BD: I think with the new president, we’re going to see more of a push towards practical solutions, towards thinking about ways in which Stanford’s intellectual tools can be put to better use for the world. There’s so much of that already happening in the Woods Institute and so on. But I think we’ll even see it more at the department and program level across the university. I wouldn’t be surprised if we don’t see more emphasis in Human Biology on things like practical approaches to emerging infectious diseases [and] the overexploitation of resources on land and at sea.
TSD: What has been one of your most meaningful experiences at Stanford?
BD: Let me mention a couple. When I was relatively young, they asked me to be the director of Human Biology. That was both a huge validation and a big responsibility. I was really pleased because I was able to recruit and hire some wonderful people… I also was able to do a lot of fundraising for the program. For example, I raised a fund called the Bingham Fund for student initiatives, and it’s money that we spend encouraging students to think of some really interesting things to do.
A second thing that I’ve been really happy about is a very interdisciplinary project now in the Woods Institute called “INOGO.” It stands for the Osa & Golfito [Initiative and is centered on] Costa Rica. We were invited to do a sustainability plan for that part of Costa Rica… We have people from the law school, the medical school [and] the humanities and sciences. It’s been great because the collaboration has been especially good. I’m co-director with Rodolfo Dirzo, a professor in biology, and we work really well together. We’ve had wonderful post-docs and research support in Costa Rica and by students here, so that’s been a really rewarding project.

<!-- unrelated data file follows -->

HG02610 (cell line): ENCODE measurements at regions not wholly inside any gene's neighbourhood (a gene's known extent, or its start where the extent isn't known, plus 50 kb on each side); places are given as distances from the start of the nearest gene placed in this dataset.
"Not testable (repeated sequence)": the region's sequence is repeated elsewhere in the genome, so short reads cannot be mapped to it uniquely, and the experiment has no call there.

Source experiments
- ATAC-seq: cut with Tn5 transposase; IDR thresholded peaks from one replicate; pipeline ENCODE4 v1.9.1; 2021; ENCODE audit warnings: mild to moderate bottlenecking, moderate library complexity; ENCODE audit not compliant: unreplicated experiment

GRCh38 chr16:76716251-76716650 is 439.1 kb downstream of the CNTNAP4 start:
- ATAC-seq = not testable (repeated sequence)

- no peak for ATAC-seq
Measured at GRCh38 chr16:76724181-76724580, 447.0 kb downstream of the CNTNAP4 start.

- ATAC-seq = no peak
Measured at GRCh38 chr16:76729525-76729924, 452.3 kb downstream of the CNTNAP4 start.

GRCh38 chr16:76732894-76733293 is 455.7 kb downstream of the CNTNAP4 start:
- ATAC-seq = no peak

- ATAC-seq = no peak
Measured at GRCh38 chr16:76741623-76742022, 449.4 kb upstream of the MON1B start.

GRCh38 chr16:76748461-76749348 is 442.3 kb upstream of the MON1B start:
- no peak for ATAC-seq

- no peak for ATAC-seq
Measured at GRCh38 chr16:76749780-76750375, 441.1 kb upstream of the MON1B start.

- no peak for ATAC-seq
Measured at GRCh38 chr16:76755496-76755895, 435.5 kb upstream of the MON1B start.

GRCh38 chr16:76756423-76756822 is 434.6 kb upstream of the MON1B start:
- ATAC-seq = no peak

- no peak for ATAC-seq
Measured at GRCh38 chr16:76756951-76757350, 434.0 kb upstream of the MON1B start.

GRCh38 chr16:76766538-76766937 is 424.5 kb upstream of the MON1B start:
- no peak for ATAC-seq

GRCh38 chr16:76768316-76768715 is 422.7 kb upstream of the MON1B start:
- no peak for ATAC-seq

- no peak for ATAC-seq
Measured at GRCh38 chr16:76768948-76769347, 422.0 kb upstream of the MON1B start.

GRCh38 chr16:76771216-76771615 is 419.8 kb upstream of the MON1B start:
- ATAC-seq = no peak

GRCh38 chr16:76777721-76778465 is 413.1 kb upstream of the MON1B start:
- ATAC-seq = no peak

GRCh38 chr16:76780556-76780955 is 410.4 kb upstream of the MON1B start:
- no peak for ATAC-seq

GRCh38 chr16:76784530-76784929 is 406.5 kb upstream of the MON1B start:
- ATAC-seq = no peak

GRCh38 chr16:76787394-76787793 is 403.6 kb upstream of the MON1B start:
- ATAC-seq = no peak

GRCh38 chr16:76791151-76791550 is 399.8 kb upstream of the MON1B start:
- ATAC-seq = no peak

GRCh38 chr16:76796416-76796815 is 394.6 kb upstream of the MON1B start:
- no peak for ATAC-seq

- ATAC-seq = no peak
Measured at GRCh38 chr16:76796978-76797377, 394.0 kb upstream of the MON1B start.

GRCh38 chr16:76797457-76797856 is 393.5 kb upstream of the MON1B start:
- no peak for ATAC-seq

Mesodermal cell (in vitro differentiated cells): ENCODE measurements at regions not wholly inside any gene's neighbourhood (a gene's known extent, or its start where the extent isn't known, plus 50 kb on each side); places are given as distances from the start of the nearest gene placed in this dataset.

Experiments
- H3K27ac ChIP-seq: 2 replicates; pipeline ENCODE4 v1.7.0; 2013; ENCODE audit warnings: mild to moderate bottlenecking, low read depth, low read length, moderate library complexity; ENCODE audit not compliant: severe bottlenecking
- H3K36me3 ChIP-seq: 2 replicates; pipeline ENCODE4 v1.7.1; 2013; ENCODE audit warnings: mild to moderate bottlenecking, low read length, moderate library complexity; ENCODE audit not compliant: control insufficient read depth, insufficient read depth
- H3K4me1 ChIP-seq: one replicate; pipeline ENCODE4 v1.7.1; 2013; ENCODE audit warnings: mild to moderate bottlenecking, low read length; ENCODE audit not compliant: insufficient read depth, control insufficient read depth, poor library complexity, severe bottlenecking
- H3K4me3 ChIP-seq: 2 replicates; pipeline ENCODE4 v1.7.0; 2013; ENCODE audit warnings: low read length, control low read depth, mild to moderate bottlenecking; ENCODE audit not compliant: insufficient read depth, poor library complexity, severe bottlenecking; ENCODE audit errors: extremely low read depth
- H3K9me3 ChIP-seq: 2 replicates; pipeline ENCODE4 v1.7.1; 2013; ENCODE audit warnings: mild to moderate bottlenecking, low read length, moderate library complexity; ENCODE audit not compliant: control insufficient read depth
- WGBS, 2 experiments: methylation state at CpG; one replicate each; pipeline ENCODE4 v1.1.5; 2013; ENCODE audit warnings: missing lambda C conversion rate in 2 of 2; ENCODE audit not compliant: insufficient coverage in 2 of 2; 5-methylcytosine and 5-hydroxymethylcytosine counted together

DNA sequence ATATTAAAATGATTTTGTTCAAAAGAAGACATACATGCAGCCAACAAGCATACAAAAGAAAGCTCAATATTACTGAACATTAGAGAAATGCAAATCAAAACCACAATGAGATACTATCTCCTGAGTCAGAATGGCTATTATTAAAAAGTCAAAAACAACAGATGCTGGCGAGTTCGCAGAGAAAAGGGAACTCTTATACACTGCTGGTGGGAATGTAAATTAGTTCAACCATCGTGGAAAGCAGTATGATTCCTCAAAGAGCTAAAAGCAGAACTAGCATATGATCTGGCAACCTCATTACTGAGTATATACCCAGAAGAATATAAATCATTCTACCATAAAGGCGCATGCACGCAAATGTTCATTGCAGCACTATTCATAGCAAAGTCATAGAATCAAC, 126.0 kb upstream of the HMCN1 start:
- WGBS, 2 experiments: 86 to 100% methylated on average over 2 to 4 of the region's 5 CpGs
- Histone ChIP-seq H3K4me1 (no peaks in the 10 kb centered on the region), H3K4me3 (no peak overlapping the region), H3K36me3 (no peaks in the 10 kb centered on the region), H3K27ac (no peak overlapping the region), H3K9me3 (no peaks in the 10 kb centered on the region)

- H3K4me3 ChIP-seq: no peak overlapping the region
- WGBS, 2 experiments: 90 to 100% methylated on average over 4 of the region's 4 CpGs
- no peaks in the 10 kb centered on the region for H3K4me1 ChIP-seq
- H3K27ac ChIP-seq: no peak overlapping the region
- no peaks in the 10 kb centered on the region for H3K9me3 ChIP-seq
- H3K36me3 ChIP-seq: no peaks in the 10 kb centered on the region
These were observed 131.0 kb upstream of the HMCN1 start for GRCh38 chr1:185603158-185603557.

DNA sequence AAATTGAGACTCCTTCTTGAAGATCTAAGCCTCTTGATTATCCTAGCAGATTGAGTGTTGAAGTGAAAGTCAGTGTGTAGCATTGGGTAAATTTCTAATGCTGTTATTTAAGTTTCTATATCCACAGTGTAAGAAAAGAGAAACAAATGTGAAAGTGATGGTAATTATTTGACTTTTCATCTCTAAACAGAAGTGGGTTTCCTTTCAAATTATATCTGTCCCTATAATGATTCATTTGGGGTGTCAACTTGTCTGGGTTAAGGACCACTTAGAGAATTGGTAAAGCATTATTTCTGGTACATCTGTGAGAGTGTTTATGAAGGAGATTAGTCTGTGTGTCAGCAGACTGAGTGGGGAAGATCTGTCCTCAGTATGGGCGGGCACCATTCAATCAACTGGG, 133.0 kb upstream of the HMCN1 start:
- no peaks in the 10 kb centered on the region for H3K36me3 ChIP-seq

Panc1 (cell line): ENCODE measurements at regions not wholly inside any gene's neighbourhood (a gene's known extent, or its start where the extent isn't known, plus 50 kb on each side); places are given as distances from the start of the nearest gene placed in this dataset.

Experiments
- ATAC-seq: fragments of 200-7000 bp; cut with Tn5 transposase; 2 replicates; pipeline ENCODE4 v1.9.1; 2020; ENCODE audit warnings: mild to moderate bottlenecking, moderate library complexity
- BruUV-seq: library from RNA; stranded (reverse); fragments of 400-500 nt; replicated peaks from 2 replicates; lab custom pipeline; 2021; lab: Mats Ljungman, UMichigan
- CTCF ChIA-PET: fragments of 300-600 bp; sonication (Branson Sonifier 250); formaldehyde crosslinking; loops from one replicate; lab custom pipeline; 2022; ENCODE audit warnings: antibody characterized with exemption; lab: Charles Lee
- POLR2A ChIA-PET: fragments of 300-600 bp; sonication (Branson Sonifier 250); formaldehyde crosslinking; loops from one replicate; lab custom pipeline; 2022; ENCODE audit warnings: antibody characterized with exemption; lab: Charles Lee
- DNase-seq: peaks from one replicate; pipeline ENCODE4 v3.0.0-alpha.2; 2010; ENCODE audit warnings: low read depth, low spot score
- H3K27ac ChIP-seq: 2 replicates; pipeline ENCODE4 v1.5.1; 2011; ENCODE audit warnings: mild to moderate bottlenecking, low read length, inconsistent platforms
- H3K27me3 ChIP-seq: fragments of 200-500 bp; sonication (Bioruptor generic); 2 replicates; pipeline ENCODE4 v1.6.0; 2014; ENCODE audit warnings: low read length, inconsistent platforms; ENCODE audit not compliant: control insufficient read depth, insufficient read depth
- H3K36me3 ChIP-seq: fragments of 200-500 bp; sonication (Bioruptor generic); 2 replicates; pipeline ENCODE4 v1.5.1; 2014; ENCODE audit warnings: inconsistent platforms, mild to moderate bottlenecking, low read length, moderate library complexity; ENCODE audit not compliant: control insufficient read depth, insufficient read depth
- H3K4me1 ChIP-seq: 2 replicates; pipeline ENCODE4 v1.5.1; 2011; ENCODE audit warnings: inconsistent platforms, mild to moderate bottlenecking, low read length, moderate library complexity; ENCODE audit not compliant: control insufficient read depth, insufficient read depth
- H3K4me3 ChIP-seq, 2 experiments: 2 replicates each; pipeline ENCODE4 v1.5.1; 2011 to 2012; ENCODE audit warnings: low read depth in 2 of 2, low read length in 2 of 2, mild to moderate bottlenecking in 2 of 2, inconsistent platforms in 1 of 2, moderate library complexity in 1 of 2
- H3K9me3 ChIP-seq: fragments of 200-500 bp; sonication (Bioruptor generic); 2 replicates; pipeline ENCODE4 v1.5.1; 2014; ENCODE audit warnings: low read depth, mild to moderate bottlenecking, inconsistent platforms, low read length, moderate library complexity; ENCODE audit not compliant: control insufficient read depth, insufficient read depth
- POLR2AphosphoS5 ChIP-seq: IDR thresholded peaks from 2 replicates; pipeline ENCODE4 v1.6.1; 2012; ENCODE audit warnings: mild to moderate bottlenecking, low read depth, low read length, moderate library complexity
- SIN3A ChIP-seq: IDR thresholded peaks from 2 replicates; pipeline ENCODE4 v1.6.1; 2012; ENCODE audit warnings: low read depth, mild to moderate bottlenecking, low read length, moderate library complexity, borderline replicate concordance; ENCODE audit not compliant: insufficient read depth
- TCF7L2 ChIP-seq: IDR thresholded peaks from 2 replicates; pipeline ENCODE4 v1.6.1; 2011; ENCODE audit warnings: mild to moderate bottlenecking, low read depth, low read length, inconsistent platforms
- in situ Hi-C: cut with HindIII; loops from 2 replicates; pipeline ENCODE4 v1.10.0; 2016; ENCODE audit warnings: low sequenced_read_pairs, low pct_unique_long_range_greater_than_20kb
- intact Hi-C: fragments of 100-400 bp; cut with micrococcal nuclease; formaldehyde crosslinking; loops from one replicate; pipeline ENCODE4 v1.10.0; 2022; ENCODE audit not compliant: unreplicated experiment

TSD: The HumBio program is pretty unique in its interdisciplinary nature, but there are other cultural biology programs out there – how is Stanford’s program different?
BD: What’s nice about HumBio is it’s not a department; it’s a program. It brings people from schools and departments to teach the kinds of material and offer the kinds of training that we think should be done to work on the world’s problems… There was [also] a lot of wisdom in putting together the program… The founders of Human Biology had the sense to put some perpetuity behind the faculty [by using endowed] professorships. These faculty have provided a backbone. We’re the stable elements of the [Human Biology] Core courses year after year, and I think that was really important. The Core does change, but only in small ways from year to year. It changes when more people retire … and surely that’s all [for] the better.
One of my motivations for retiring was that I think they should have more young people in HumBio, and we older folks need to make way for young people. I was 27 when I was hired in HumBio… You come in with so much energy and enthusiasm. I invited students to [help] me with lactose and sickle cell [research], and pretty soon there were 41 people helping with various projects that became [my] book on coevolution. I couldn’t imagine working with 41 people at the same time today. It takes so much energy and you pretty much work 20-hour days to stay ahead. I’d like to see HumBio get that fresh energy again — new people don’t have to be young necessarily, but they need to be people with new approaches, big ideas and lots of energy.
This transcript has been condensed and lightly edited.
Contact Tia Schwab at kbschwab ‘at’ stanford.edu.